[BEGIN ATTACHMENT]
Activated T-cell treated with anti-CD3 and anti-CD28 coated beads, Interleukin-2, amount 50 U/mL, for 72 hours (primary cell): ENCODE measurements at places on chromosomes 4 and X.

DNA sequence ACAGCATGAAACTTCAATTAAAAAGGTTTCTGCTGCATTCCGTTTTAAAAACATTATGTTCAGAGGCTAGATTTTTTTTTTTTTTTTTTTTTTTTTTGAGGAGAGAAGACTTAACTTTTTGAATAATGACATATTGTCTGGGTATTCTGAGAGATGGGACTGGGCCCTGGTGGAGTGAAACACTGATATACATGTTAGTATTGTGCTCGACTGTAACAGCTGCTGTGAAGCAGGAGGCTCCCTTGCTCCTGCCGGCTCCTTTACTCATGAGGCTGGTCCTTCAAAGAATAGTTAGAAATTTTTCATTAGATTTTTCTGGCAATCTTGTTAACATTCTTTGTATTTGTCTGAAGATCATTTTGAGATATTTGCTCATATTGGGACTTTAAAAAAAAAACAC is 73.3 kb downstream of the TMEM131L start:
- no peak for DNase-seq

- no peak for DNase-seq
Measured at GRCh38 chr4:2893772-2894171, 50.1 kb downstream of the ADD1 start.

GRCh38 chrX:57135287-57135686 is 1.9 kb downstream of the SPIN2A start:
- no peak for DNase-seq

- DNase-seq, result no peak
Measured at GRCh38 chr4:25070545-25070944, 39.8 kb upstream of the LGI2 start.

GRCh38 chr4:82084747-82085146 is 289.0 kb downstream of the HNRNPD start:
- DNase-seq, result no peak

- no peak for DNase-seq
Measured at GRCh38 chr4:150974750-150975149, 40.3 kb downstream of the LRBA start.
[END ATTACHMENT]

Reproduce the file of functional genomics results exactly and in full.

Activated T-cell treated with anti-CD3 and anti-CD28 coated beads, Interleukin-2, amount 50 U/mL, for 72 hours (primary cell): ENCODE measurements at places on chromosomes 4 and X.

DNA sequence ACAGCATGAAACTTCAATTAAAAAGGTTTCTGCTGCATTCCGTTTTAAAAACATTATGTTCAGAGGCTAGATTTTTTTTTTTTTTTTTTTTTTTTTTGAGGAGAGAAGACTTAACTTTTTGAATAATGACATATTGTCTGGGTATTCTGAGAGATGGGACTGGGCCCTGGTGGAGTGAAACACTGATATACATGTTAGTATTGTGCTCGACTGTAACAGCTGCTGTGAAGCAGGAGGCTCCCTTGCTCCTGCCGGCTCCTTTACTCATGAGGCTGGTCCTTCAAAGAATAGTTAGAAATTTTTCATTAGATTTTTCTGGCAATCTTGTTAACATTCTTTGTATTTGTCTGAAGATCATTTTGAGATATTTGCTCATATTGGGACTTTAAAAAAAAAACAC is 73.3 kb downstream of the TMEM131L start:
- no peak for DNase-seq

- no peak for DNase-seq
Measured at GRCh38 chr4:2893772-2894171, 50.1 kb downstream of the ADD1 start.

GRCh38 chrX:57135287-57135686 is 1.9 kb downstream of the SPIN2A start:
- no peak for DNase-seq

- DNase-seq, result no peak
Measured at GRCh38 chr4:25070545-25070944, 39.8 kb upstream of the LGI2 start.

GRCh38 chr4:82084747-82085146 is 289.0 kb downstream of the HNRNPD start:
- DNase-seq, result no peak

- no peak for DNase-seq
Measured at GRCh38 chr4:150974750-150975149, 40.3 kb downstream of the LRBA start.